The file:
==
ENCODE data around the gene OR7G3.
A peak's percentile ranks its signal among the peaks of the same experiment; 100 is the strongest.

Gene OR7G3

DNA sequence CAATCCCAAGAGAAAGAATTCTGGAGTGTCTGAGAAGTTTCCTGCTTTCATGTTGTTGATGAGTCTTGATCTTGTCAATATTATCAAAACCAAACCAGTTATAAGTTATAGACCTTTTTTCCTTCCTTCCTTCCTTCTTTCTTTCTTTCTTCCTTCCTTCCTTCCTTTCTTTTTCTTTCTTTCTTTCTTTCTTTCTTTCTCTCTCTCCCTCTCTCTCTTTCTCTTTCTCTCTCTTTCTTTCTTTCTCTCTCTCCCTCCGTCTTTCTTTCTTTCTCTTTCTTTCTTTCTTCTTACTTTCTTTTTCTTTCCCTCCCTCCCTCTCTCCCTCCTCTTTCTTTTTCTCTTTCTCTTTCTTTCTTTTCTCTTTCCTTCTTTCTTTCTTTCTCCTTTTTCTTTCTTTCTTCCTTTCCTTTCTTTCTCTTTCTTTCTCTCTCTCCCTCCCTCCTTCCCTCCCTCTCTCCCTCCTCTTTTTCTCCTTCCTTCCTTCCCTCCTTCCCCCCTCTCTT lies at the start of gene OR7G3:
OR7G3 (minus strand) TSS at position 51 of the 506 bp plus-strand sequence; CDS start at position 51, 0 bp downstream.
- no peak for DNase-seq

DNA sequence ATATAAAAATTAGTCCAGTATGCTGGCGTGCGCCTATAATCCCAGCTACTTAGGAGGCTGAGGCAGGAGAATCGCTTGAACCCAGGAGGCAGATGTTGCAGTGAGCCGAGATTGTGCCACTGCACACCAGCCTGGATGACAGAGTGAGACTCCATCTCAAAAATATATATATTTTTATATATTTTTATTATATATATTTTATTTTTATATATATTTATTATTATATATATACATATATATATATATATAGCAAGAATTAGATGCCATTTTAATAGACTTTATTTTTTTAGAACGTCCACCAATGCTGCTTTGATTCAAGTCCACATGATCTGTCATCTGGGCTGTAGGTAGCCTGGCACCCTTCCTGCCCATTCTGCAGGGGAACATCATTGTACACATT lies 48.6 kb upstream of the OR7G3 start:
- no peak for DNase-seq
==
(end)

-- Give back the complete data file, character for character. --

ENCODE data around the gene OR7G3.
A peak's percentile ranks its signal among the peaks of the same experiment; 100 is the strongest.

Gene OR7G3

DNA sequence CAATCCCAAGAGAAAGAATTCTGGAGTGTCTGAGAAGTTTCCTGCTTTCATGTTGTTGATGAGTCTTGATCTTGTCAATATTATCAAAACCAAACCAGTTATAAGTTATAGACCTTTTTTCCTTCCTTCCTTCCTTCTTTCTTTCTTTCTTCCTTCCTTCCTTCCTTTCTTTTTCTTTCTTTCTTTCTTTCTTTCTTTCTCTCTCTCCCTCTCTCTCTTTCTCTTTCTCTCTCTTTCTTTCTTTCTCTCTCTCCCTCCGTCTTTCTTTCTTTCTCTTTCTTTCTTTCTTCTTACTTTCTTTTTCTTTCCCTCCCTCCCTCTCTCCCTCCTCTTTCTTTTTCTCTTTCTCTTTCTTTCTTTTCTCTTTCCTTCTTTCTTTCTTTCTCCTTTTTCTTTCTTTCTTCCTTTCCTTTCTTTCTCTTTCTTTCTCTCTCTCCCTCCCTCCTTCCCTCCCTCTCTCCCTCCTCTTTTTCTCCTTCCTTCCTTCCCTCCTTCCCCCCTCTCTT lies at the start of gene OR7G3:
OR7G3 (minus strand) TSS at position 51 of the 506 bp plus-strand sequence; CDS start at position 51, 0 bp downstream.
- no peak for DNase-seq

DNA sequence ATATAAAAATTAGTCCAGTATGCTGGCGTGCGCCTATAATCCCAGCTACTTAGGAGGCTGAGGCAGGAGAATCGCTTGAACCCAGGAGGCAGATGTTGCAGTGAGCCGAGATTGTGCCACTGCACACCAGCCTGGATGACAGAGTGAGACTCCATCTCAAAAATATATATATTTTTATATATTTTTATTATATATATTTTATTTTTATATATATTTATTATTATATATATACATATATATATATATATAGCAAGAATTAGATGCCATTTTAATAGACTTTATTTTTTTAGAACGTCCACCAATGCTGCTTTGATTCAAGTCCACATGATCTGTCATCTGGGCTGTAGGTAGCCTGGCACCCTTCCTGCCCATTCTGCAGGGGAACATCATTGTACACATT lies 48.6 kb upstream of the OR7G3 start:
- no peak for DNase-seq